It's a Mad Mad Mad Mad Update
They don't make 'em like this anymore. Rat Race is the type of zany,
big cast screwball comedy no one has made (or at least made well) for
a while now.
Directed by Airplane!'s Jerry Zucker, and inspired by (if not an actual
remake of) Stanley Kramer's superior "It's a Mad, Mad, Mad Mad World,"
it's a tale of greed and the lengths to which people will go to get a
share of the pie.
Monty Python/Fawlty Towers' John Cleese plays
Donald Sinclair, fictionalized owner of the Venetian hotel in Las Vegas.
He has hatched the ultimate game for some of his best heeled customers,
a race where they can bet on a new type of horse: human beings capable
for the most part of conscious thought and independent action.
The carrot is a two million dollar prize stored in Silver City New Mexico,
some 500 miles away. The thoroughbreds are chosen at random via special
lucky token they win in the casino. When they try to cash in the token
they're sent upstairs to meet Sinclair, and each other, and have the caper
outlined for them.
Then they're off on a series of diverging courses filled with misadventures,
mayhem, and mirth.
The six contestants are Rowan Atkinson, as a happy go lucky Italian who
falls asleep at the most inconvenient times; Whoopi Goldberg as a mother
who has just been reunited with her long lost daughter (Lanei Chapman);
Cuba Gooding Jr. as a pro football referee hiding out after making a boneheaded
call; Seth Green and Vince Vieluf as scheming, but incompetent, brothers;
Jon Lovitz as a family man on vacation with wife (Kathy Najimy) and kids;
Brekin Meyer as a lawyer drawn almost reluctantly into the fray.
Others join the race along the way and for all but about the last ten
minutes we're treated to a very funny and reasonably adult yukfest that's
perhaps the funniest movie to come along in some time. There's slapstick
in the grand old tradition mixed with hipness and coupled with some great
The cast looked as if they were having a ball filming Rat Race, and the
joy comes through on screen.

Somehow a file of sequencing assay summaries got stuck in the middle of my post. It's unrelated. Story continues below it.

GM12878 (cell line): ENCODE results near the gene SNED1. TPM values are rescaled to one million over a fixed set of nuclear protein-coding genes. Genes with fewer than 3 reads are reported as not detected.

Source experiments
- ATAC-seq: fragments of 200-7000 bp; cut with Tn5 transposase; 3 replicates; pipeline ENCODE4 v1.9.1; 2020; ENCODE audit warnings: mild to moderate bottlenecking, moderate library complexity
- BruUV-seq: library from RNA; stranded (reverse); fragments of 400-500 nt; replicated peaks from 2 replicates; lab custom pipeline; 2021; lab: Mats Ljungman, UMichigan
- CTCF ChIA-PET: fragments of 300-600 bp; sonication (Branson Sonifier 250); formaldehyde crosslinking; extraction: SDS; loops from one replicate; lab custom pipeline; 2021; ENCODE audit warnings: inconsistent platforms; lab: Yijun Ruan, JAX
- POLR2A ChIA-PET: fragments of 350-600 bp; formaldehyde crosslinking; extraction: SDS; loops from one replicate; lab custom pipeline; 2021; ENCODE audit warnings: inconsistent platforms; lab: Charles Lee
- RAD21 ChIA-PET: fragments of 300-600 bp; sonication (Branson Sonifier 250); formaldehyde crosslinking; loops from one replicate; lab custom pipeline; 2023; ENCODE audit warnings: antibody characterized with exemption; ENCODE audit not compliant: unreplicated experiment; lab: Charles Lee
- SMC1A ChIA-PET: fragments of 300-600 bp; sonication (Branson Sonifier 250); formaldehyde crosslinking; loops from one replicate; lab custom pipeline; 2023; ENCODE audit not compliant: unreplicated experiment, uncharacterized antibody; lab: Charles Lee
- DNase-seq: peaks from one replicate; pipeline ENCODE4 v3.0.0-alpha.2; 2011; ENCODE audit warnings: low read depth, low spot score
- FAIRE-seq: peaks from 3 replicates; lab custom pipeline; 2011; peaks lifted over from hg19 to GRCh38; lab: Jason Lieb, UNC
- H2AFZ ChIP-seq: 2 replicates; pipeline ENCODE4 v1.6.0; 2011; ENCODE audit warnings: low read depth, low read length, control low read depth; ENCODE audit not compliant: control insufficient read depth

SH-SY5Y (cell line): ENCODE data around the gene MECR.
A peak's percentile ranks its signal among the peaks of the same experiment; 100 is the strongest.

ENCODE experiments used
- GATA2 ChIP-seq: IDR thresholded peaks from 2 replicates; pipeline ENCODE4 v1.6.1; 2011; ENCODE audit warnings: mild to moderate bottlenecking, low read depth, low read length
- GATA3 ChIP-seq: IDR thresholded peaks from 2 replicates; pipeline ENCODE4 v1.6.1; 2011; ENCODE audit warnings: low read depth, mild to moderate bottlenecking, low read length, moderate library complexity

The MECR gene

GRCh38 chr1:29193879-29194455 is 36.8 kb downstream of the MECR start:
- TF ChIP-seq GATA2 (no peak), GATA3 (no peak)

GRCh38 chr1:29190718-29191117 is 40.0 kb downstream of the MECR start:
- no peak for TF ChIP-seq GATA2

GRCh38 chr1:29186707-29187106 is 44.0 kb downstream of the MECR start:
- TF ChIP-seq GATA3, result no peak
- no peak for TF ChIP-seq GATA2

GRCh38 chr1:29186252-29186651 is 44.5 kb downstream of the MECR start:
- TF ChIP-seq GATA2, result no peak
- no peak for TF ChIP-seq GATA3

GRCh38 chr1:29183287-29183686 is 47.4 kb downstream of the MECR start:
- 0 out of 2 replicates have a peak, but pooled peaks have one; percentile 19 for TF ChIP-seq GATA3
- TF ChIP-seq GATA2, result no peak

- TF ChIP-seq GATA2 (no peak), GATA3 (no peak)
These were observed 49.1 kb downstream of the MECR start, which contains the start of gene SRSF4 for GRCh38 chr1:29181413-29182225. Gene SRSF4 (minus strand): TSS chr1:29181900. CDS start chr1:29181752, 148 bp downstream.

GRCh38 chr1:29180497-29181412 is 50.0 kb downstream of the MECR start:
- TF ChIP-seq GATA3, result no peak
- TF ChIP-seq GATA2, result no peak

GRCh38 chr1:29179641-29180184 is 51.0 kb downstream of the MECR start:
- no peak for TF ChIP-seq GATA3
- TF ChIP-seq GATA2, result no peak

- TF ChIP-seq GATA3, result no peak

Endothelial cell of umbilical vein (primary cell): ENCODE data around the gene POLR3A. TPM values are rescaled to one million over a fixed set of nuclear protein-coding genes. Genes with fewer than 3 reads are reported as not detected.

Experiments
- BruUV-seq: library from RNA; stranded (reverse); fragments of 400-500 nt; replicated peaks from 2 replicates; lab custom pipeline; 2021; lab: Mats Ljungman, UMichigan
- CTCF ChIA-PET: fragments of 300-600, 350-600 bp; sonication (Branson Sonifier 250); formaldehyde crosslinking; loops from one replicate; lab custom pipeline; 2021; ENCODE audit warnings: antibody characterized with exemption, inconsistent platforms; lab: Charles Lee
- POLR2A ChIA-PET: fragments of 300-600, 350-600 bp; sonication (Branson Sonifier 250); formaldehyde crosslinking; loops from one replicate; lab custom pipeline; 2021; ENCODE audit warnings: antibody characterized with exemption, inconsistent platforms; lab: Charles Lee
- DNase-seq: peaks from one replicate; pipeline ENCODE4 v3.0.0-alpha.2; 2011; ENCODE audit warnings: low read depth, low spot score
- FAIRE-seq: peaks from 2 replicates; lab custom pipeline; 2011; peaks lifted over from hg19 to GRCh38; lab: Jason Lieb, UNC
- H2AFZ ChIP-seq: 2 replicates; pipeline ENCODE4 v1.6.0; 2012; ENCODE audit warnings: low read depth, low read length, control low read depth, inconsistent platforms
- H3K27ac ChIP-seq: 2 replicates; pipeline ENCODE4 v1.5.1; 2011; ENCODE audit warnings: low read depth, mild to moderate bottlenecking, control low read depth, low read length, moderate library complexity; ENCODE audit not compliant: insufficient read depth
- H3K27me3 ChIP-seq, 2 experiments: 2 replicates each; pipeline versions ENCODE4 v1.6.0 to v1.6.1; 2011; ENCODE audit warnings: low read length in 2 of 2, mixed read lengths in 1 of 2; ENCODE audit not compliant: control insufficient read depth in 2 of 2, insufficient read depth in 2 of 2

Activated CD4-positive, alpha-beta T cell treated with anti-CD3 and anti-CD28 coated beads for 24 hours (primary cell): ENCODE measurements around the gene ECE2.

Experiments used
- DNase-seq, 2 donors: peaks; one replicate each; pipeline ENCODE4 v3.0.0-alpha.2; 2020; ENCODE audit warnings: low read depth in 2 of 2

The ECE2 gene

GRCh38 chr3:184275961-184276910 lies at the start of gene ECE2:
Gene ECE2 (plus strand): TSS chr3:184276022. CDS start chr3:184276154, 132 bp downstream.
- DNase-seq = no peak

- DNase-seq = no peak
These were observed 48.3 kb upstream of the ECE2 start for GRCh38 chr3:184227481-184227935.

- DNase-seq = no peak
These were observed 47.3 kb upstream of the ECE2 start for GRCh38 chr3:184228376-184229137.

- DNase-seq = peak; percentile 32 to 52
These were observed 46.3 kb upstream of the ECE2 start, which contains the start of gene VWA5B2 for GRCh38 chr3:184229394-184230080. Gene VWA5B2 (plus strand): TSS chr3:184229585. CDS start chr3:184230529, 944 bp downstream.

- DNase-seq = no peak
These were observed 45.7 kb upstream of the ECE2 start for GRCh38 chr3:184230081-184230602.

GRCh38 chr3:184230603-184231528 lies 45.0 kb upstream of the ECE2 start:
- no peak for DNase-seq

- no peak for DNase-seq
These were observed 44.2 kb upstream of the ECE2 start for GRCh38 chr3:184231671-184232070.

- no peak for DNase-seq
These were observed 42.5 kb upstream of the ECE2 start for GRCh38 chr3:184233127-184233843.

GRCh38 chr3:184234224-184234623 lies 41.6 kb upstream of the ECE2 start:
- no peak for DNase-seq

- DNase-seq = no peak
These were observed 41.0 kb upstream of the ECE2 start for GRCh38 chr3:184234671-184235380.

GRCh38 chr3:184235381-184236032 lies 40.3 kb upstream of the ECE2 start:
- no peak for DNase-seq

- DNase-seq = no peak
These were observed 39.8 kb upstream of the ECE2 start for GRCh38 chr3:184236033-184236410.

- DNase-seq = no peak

Until the ending, which is so bad it leaves a horrible taste in your
mouth that affects how you feel about the entire film.
In "Mad Mad World" the money was ill-gotten and the participants had
done all kinds of awful things - therefore to allow the universe to unfold
as it should no one could be allowed to get away with it intact. And they
didn't; after all they went through, the money was dashed from their hands
at the last minute and they were all held responsible for the havoc they
wreaked throughout the film.
In Rat Race, however, they've tacked on an unbelievably politically correct
ending that's so out of place, and out of character, it spoils the movie.
The laughs screech to a stop about ten minutes from the end (not including
the credits) and everyone suddenly becomes all moral and decent again
- and then force their own newly-rediscovered morality onto those around
MASSIVE BARF ALERT!
We'll take the Mad Mad Mad Mad World ending any day. At least that film
ended with a joke, albeit the oldest one in the book.
A typically liberal Hollywood warm and fuzzy ending for what should be
- and was until it disintegrated - a mindless romp in the home theater.
Oh well, what else would one expect?
The DVD is very good. The anamorphic widescreen picture, 16x9 compatible,
is first rate, as is the Dolby Digital 5.1 surround audio. Paramount has
even thrown in a good selection of extras, which is unusual for the studio,
and most welcome. There's an exclusive interview with director Zucker
and screenwriter Andy Breckman, some deleted scenes (most of which you'll
be glad they deleted in the end) and a good feature on the making of the
film, including mini-interviews with cast and crew.
There's also a gag reel, and a longish "giggles" part where Seth Green
and Vince Vieluf keep breaking up while the director keeps the camera
rolling. It wears thin about two minutes in, but it's pretty funny until
then. You also get "Jerry and Andy call the Actors, a self indulgent bit
of silliness that adds nothing to the overall package.
Rat Race, from Paramount Home Video
112 min. anamorphic widescreen (2.35:1), 16x9 TV compatible, Dolby Digital
Starring Rowan Atkinson, John Cleese, Whoopi Goldberg, Cuba Gooding, Jr.,
Seth Green, Jon Lovitz, Breckin Meyer, Amy Smart
Produced by Jerry Zucker, Janet Zucker, Sean Daniel
Written by Andy Breckman, Directed by Jerry Zucker.
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